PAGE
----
The D.C. Council tentatively approved a bill yesterday that would allow women to join exclusive clubs and delayed action on a measure that would prohibit some landlords from submetering apartment buildings.

Also, in its last meeting before a two-month summer recess, the council voted to increase the District's gross receipts tax on utilities and broadened the eligibility requirements for the government's sluggish program of tenant assistance.

The club discrimination bill, introduced by council member Jim Nathanson (D-Ward 3) and supported by a variety of women's rights groups and civil libertarians, would affect only a few Washington institutions, chief among them the Cosmos and Metropolitan clubs.

Such institutions, which have more than 350 members and regularly serve meals, are not "distinctly private," supporters of the legislation have argued, and must comply with antidiscrimination provisions in D.C. human rights law.

"When those in our community with power, prestige and money are allowed to discriminate against a group irrespective of individual merit, they legitimize discrimination in the eyes of the public," Nathanson said. A final vote on the measure is to be taken when the council returns in the fall.

The utilities tax, which received final approval yesterday, would raise nearly $20 million annually through imposition of a surcharge on long-distance phone use. The Chesapeake and Potomac Telephone Co. has estimated that the bill would cost the company $7 million to $10 million per year.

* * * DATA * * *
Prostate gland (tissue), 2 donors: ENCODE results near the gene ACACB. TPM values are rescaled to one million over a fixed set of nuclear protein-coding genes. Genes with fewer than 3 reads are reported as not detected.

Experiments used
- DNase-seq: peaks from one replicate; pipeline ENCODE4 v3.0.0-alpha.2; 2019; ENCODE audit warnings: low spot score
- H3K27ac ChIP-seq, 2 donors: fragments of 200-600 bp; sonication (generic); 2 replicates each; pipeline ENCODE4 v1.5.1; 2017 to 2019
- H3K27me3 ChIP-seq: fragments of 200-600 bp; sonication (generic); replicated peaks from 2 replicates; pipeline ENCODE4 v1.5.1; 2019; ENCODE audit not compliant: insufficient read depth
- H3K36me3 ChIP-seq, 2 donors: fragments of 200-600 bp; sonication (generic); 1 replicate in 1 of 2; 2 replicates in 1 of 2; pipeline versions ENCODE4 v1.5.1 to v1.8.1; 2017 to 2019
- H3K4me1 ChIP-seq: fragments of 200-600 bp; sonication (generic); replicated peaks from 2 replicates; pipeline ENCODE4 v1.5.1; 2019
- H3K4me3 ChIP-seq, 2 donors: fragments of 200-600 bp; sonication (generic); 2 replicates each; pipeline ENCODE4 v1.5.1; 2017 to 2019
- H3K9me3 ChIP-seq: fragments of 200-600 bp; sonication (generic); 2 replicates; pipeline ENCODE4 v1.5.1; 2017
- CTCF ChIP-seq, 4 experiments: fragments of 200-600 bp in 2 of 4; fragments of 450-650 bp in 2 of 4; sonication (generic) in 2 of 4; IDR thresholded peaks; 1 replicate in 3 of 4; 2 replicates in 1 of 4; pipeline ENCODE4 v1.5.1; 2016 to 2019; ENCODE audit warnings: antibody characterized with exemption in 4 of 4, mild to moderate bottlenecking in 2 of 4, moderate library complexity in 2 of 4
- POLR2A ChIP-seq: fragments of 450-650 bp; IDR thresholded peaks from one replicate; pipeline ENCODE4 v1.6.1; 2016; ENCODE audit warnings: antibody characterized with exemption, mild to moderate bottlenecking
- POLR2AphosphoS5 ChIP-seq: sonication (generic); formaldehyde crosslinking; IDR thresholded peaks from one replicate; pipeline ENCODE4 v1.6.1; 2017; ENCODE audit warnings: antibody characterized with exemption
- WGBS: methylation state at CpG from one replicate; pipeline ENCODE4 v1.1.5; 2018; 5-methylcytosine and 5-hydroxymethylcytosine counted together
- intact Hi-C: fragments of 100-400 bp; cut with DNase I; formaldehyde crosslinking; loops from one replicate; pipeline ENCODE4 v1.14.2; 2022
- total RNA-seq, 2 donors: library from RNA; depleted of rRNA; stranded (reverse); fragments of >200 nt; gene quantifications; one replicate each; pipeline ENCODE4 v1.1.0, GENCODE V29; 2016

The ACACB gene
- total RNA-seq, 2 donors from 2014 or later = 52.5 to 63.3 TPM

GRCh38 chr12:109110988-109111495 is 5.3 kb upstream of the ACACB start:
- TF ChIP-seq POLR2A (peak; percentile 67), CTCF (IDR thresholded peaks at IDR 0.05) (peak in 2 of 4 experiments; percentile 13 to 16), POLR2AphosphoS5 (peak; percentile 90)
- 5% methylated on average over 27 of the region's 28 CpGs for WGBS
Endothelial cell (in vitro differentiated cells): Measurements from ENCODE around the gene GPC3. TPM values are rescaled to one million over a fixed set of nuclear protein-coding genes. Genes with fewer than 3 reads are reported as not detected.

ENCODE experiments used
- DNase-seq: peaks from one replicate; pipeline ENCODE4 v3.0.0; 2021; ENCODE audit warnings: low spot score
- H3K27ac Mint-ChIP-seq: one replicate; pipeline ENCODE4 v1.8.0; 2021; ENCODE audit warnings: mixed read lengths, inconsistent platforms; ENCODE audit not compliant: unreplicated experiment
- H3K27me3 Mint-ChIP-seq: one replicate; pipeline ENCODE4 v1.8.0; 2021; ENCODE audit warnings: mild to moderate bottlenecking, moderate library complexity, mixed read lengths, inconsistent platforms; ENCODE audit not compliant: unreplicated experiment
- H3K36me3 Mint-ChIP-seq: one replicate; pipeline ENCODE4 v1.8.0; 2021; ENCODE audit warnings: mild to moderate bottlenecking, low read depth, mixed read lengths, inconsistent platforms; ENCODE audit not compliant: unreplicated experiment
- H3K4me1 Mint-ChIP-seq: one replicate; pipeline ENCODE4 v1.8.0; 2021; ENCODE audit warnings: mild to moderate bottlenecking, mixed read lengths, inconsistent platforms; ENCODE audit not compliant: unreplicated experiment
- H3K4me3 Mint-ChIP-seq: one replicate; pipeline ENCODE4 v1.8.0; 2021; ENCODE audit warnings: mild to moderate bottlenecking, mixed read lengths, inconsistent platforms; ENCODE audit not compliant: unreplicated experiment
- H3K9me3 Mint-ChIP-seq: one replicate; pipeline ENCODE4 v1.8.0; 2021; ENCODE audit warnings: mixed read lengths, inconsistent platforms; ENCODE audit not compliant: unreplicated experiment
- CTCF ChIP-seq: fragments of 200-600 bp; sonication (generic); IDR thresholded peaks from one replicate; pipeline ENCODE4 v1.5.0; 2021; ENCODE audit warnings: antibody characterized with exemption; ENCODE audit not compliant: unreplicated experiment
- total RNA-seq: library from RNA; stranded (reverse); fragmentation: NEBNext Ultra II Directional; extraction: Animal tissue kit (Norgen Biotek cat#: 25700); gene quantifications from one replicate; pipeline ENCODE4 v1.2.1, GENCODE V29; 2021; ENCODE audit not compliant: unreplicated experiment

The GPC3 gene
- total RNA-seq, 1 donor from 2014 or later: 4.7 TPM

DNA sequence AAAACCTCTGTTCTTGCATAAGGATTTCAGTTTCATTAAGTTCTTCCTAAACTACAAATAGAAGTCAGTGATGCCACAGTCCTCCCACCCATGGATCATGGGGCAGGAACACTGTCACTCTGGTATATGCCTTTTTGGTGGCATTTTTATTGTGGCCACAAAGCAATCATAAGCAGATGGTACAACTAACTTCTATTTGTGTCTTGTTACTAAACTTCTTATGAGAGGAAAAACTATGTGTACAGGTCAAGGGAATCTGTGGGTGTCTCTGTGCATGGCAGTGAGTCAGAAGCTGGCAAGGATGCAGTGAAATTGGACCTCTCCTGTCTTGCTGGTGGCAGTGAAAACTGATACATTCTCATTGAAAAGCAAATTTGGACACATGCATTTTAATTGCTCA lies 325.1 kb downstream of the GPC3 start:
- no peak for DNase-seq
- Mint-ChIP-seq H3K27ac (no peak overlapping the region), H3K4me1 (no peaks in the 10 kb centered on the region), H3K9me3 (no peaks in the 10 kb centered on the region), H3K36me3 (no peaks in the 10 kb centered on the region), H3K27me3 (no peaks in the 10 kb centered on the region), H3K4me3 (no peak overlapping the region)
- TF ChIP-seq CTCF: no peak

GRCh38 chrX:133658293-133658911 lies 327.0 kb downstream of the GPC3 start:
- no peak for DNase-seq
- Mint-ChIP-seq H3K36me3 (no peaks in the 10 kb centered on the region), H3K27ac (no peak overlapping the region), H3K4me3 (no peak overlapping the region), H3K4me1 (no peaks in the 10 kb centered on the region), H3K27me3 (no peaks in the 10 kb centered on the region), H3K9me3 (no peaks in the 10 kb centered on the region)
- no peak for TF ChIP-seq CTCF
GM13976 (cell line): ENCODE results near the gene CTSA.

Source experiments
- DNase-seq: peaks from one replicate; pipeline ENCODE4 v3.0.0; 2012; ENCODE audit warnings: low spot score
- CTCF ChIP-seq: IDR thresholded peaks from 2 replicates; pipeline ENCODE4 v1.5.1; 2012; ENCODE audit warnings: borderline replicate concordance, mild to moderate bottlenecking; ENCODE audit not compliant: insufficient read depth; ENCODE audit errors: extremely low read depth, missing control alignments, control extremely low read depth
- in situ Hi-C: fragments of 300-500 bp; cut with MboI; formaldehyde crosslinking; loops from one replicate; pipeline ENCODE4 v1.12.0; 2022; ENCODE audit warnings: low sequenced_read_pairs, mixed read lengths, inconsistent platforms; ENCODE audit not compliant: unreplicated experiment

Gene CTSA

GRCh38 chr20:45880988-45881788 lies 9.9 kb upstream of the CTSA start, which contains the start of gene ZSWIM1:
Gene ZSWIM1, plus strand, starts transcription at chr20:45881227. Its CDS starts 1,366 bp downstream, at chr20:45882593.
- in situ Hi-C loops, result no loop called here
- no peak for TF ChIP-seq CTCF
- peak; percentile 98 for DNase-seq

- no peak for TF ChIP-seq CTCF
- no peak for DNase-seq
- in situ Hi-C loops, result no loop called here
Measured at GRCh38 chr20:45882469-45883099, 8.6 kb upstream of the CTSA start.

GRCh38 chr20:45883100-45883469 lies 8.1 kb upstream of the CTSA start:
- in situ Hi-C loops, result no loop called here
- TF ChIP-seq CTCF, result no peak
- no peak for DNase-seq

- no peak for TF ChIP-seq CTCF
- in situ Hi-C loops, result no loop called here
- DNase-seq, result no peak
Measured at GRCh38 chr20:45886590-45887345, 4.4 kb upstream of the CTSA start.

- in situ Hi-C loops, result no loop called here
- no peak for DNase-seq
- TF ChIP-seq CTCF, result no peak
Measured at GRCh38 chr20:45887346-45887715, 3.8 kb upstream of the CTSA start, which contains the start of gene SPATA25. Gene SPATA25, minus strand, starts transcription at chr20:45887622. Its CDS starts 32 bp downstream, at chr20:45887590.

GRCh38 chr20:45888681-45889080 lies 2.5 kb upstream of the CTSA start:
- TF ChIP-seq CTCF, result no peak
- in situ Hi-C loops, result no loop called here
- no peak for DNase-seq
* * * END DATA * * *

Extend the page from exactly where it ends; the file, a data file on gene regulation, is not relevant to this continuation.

The lengthiest debate yesterday was reserved for the submetering measure, which as originally drafted would have allowed landlords in the District to install separate utility meters in leased dwellings and charge tenants individually for gas, electric or water use.

But the council's Public Services Committee, chaired by Frank Smith (D-Ward 1), amended the bill to reverse its intent so that its practical effect would be to prohibit submetering in residential buildings, with the exception of condominiums and cooperatives.

The sponsors of the measure as it was first drafted, H.R. Crawford (D-Ward 7) and Betty Ann Kane (D-At Large), expressed outrage yesterday that their bill had been turned inside out.

"To act today would be acting prematurely," said Crawford, who argued that officials in Maryland and Virginia have not reported problems since laws similar to the one he and Kane proposed were enacted in those jurisdictions.

"What is troubling is that we're going to allow this for some renters and prohibit it for others," said council member John Ray (D-At Large). The council agreed to exempt new construction from the prohibition before moving to table the legislation until the fall.

The District's Tenant Assistance Program is supposed to receive a boost from altered regulations passed yesterday. Ray said that by allowing families to use government rental assistance to defray costs where they now live, more people will qualify for the program.